Montana Gov. Steve Bullock said Thursday the United States should take a hard line on China for stealing technology from America, but added that establishing tariffs hurts agricultural production and manufacturing and won’t resolve the issue.

Bullock instead suggested that the U.S. take a step back and look at how it can impact where the real harm is occurring: the technology industry. He said the U.S. needs the support of its allies if it was going to get anywhere with its negotiations.

“The administration is playing chess,” Bullock said. “China is playing 3-D checkers because the impacts of what’s being done isn’t moving the dial on technology, it’s hurting producers.”

The Associated Press reported Wednesday that China announced it will slap a 25 percent retaliatory tariff on $16 billion worth of U.S. imports in response to president Donald Trump’s announcement of an identical tariff on Chinese imports earlier this week.

Bullock talked to a small conference room full of agriculture leaders at a Bozeman hotel on Thursday for a Northwest Farm Credit Services meeting. He said farmers were hurting across the nation and painted a grim picture of the trade policies coming out of Washington, D.C.

“These policies, from my perspective, they’re only looking backwards; they’re not really looking forward,” Bullock said.

“It’s our interest to ensure we get the best trade possible for Montanans and Americans, but in that process we ought to not be hurting Montanans and Americans’ livelihood that depends on exports.”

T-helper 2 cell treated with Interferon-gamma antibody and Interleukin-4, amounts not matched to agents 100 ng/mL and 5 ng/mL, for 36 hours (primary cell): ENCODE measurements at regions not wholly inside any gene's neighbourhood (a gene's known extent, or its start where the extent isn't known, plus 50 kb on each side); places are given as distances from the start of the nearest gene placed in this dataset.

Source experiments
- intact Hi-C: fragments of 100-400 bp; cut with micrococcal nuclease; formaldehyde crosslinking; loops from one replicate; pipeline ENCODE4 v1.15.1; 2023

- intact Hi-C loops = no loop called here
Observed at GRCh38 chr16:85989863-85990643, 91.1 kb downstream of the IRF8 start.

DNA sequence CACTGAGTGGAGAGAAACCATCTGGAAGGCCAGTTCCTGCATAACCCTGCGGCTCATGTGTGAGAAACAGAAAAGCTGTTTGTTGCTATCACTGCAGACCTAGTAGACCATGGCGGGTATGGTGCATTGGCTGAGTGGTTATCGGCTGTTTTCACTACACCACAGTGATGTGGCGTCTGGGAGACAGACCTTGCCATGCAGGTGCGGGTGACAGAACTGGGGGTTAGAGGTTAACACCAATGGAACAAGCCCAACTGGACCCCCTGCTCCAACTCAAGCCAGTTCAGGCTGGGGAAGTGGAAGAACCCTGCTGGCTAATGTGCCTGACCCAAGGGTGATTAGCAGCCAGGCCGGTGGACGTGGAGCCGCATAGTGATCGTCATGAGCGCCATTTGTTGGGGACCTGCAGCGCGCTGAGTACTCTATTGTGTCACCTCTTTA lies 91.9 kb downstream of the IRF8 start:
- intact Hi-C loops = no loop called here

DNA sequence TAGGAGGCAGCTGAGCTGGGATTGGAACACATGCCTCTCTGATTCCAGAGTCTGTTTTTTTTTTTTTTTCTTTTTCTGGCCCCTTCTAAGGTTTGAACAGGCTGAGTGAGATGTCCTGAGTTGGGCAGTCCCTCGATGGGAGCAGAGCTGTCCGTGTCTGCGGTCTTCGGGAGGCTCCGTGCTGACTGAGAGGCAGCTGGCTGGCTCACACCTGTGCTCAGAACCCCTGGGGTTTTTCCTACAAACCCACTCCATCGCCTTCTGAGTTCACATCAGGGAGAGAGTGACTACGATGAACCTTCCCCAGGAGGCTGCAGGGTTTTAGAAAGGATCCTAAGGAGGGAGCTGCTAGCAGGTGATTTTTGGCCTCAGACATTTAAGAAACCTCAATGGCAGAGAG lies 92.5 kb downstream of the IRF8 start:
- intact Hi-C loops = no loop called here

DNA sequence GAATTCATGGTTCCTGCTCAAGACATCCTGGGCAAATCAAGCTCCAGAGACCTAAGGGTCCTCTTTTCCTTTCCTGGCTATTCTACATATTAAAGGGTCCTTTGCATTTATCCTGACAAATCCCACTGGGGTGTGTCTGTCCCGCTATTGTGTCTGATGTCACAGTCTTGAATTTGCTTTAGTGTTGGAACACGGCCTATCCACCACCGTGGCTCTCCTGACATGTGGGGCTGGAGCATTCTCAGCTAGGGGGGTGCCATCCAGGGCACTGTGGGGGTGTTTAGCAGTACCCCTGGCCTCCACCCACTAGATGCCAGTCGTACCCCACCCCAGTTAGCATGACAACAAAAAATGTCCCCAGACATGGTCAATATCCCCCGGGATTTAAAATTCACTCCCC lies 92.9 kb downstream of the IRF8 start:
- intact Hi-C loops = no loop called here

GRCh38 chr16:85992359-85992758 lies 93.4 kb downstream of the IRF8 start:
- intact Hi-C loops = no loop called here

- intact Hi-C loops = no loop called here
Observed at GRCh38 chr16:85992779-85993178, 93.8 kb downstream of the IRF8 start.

Bullock said he imagined the news of a $12 billion relief plan for farmers from the Trump administration is welcomed, but called it a “Band-Aid.” He said trying to get the foreign markets back that the U.S. has worked hard to get into would be a difficult task after the dust settles from a trade war.

“There’s got to be a way that we can at least add a little bit more certainty and thoughtfulness about this moving forward,” Bullock said.

He said he hopes the administration listens to its experts as the trade negotiations move forward, rather than the discussions changing on a daily basis depending on a tweet, referring to Trump’s use of social media.

Bullock said there is a strategy the U.S. could use against China that doesn’t involve a trade war.

“We got to be coordinated with our strongest allies to put pressure on China, not actually also throw our allies under the same bus as China,” he said.

Congressman Greg Gianforte was also at the meeting and spoke a little about the Farm bill that’s currently in a conference committee with U.S. House and Senate members.

Gianforte said he liked the House version of the bill, which would require able-bodied adults who are receiving food stamps to find work while on the program. He said 35 percent of the people on the food supplemental program are “able-bodied adults” that don’t have dependents and can work to become self-sufficient. Gianforte added that every businessperson he talked to in Montana was looking for workers.

“It seems like a match made in heaven,” Gianforte said. “We ought to figure out how to pull those two things together.”

Freddy Monares can be reached at 406-582-2630, or by email at

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